Plugging banking's black holes
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Plugging banking's black holes

Edited by Brian Caplen

These are tempestuous times for Brazil's banking system. Over the past few months, the government has agreed an $8 billion rescue package for one institution and a $7.5 billion bail-out for another, while a yawning hole the size of several Barings/Daiwa scandals mysteriously surfaced where the assets of a third bank ought to have been.

These are the latest and most dramatic cases in a series of banking catastrophes that have seen at least five of the country's top banks run into serious trouble and 100 financial institutions placed under central bank administration since mid-1994. And yet most analysts still maintain the banking system as a whole remains fairly solid.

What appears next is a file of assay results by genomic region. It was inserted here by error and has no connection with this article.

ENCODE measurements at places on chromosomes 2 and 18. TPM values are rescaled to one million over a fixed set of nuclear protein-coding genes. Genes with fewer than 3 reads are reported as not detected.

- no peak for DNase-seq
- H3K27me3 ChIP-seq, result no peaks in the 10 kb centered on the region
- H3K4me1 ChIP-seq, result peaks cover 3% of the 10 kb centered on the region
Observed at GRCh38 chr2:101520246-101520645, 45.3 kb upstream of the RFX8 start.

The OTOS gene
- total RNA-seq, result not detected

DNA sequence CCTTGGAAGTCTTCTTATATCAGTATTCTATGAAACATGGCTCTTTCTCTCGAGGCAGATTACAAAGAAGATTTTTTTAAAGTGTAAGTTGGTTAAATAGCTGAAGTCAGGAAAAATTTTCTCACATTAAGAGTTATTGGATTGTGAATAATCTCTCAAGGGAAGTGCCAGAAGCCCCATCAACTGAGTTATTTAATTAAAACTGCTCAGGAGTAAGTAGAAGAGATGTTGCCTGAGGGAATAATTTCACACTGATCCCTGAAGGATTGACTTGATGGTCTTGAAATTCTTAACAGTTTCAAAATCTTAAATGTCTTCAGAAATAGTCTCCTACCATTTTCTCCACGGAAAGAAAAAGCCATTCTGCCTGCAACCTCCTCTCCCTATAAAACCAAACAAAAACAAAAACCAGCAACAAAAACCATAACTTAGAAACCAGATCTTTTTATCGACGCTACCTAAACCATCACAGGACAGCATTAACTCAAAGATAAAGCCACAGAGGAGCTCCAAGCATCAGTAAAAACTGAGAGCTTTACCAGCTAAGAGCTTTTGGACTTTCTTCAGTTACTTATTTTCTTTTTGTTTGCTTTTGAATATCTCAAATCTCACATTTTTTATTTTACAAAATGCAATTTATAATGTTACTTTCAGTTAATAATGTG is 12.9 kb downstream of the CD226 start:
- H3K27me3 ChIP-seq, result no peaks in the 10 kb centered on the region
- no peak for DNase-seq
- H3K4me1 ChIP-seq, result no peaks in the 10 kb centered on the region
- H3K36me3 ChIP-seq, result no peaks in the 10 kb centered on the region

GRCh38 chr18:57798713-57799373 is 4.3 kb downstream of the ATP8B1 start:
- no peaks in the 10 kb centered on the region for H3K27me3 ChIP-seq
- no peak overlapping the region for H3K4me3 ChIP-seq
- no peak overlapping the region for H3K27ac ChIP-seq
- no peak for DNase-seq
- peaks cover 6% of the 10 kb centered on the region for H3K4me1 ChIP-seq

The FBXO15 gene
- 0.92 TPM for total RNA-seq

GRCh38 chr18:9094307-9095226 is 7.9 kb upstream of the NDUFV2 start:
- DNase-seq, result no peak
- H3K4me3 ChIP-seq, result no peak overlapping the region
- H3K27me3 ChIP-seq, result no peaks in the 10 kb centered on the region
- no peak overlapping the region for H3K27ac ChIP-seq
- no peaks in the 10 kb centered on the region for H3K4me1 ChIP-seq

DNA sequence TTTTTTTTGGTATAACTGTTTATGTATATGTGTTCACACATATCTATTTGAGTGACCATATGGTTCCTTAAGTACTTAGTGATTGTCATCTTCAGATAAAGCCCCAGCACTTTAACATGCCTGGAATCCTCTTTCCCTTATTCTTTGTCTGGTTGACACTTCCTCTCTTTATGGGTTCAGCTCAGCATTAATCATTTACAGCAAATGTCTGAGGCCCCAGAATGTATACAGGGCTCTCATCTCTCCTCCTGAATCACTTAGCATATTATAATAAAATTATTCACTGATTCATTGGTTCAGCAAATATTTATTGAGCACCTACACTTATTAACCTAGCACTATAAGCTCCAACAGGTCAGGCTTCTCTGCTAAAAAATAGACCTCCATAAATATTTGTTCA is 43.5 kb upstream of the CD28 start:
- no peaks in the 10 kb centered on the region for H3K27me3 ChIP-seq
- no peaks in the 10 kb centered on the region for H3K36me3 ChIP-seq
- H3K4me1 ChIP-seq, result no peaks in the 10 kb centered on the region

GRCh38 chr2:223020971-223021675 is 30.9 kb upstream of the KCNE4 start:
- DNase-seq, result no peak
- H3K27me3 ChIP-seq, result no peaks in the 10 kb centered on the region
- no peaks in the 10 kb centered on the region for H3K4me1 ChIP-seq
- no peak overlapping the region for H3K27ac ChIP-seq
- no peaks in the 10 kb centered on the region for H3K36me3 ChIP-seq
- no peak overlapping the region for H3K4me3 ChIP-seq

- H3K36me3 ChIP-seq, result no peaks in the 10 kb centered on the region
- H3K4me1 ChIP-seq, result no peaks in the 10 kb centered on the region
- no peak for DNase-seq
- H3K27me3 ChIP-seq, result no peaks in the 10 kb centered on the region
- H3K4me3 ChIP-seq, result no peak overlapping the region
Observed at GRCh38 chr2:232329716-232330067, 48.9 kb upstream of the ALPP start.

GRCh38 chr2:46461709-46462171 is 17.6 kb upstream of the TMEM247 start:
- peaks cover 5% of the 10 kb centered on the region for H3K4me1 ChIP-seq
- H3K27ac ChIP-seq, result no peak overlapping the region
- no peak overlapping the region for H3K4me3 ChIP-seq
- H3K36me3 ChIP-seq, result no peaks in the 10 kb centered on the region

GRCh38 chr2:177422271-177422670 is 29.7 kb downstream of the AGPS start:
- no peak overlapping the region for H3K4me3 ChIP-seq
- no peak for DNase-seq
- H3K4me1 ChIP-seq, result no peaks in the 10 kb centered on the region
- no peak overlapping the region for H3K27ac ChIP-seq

"I think there is no risk of a crisis of the system," says Paulo Miguel, international analyst with Banco Inter-Atlantico, a private Brazilian investment bank. "The huge retail banks such as Bradesco, Real, Unibanco and Itau have a very solid position and a good balance-sheet structure," he says.

But, virtually in the same breath, Miguel speaks disparagingly of the appalling quality of banking supervision that failed to detect $5.6 billion-worth of forged assets on the books of the collapsed Banco Nacional, once Brazil's seventh largest private bank.

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